Youth in Iraq Stoned to Death for Dressing ‘Emo’

Liz De La Torre

Popular fads, new fashion, and quirky accessories seem harmless, right? Not so. In Iraq, this phenomenon is taking culture shock to a

FILE - In this Wednesday, March 7, 2012 file photo Iraqis who identify themselves as so-called Emos smoke a traditional "shisha" water pipe, as its smoke obscures their identity, in the Shiite holy city of Najaf, 160 kilometers (100 miles) south of Baghdad, Iraq. Advocates demanded a government investigation Friday, March 16, 2012 into the recent "Emo" killings of young Iraqis, many of whom are suspected of being gay, in what one lawmaker called a backlash by Islamic extremists against Western culture creeping into the country. As many as 58 so-called Emos _ identified by their Western clothing and hairstyles _ have been killed in Iraq over the last two months, according to local officials and security forces in Baghdad. (AP Photo/Alaa al-Marjani, File)

whole new level. Any ‘emo’ style traits from skinny jeans to nose piercings to long or spiked hair will get teens as young as 15 stoned to death because it is accused of encouraging Satanism and homosexuality.

Iraq’s Moral Police has stated that the Ministry of Education allowed them to enter schools in Baghdad and find students who fit the description of ‘emo’: “The Emo phenomenon or devil worshipping is being followed by the Moral Police who have the approval to eliminate [the phenomenon] as soon as possible since it’s detrimentally affecting the society and becoming a danger. They wear strange, tight clothes that have pictures on them such as skulls and use stationary that are shaped as skulls. They also wear rings on their noses and tongues, and do other strange activities.” Over the past two months, at least 90 teens have been killed. That number is expected to rise with a recent death list distributed for those who do not change their sense of dress.

Popularized in the West, the ‘emo’ subculture is a term deriving from ‘emotional’ and, due to variations in meaning and negative associations and connotations, now typically serves to describe the stereotypical fashion and behavior of someone who wears tight jeans and long straightened or partially glossed up side-swept hair. Due to its distinct fashion and hair styles, the femininity observed in ‘emo’ males has caught the attention of Iraqi authorities whose victims include all males but two. To threaten youths who continue with their ‘emo’ appearance and listen to ‘emo’ music, many placards have circulated saying, “Your fate will be death if you don’t quit doing this” or “Punishment will be tougher and tougher, you gays. Don’t be like the people of Lot” or “God’s punishment will be come down upon you.”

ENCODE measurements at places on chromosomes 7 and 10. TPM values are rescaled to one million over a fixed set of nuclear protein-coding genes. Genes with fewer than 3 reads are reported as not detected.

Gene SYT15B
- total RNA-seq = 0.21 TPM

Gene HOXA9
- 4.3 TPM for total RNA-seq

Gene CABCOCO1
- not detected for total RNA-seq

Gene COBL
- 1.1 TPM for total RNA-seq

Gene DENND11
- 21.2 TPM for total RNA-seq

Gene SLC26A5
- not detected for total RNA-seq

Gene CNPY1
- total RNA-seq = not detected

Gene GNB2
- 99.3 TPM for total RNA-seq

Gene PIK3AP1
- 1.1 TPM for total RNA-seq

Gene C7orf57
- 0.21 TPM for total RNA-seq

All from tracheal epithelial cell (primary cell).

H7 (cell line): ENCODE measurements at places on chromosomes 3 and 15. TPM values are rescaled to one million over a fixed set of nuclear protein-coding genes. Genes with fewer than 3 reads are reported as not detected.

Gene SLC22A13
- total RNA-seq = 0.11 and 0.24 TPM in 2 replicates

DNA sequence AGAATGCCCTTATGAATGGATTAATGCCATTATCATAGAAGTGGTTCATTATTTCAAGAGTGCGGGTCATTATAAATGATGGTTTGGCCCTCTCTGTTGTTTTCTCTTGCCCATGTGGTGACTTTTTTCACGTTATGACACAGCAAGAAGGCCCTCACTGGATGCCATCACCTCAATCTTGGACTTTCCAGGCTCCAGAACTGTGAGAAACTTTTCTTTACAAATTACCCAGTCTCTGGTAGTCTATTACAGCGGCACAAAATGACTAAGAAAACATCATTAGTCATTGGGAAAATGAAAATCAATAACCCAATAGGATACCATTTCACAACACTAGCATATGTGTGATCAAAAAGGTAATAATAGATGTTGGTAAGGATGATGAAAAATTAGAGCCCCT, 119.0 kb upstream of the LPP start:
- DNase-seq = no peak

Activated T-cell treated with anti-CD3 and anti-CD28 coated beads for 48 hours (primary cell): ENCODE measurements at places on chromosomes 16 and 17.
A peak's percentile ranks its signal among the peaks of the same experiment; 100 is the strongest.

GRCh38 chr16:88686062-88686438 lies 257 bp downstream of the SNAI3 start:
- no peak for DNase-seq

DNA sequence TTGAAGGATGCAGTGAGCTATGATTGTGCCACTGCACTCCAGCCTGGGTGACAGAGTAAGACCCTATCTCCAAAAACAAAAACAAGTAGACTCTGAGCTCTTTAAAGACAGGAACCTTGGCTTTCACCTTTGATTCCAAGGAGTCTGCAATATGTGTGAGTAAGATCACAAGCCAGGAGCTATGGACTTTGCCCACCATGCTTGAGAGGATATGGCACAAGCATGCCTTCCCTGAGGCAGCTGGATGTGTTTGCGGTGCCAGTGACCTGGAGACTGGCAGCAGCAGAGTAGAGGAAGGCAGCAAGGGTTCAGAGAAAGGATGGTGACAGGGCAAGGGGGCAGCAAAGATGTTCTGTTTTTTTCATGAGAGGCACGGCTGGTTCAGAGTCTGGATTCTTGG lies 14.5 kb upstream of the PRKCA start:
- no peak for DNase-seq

However, some people, though fearful, maintain the ‘emo’ subculture is not about “emblems of the devil” but rather an expression of one’s own style. Agreeing with this, an unidentified young man told Iraq’s Al-Sharqiya television network: “I have long hair but that doesn’t mean I’m an Emo. I’m not less of a man if I have long hair. Let’s not say that if I have long hair, I’m a homosexual. I have long hair because this is my style; this is me.”

Now, with the Iraq Moral Police monitoring schools, students have been arrested for having Western-style haircuts or wearing American jeans. According to activists, the killings have gotten intense and are now being perpetrated by gangs and extremist religious groups who lure several teens to isolated areas, stone them to death, and then discard their bodies in dumpsters. Someone who managed to escape detailed the attacks: “First they throw concrete blocks at the boy’s arms, then at his legs, then the final blow is to his head. If he is not dead then, they start all over again.” Another method called double block stoning entails abducting teens and smashing their heads between two concrete blocks. Graphic pictures of victims have surfaced on Facebook and other social networking sites to appeal to the fear and panic of teens who adopt the same lifestyle. At present, the Iraq Interior Ministry insists that none of the killings are attributed to the backlash from the ‘emo’ subculture but instead blame “revenge, or social, criminal, political, or cultural reasons.”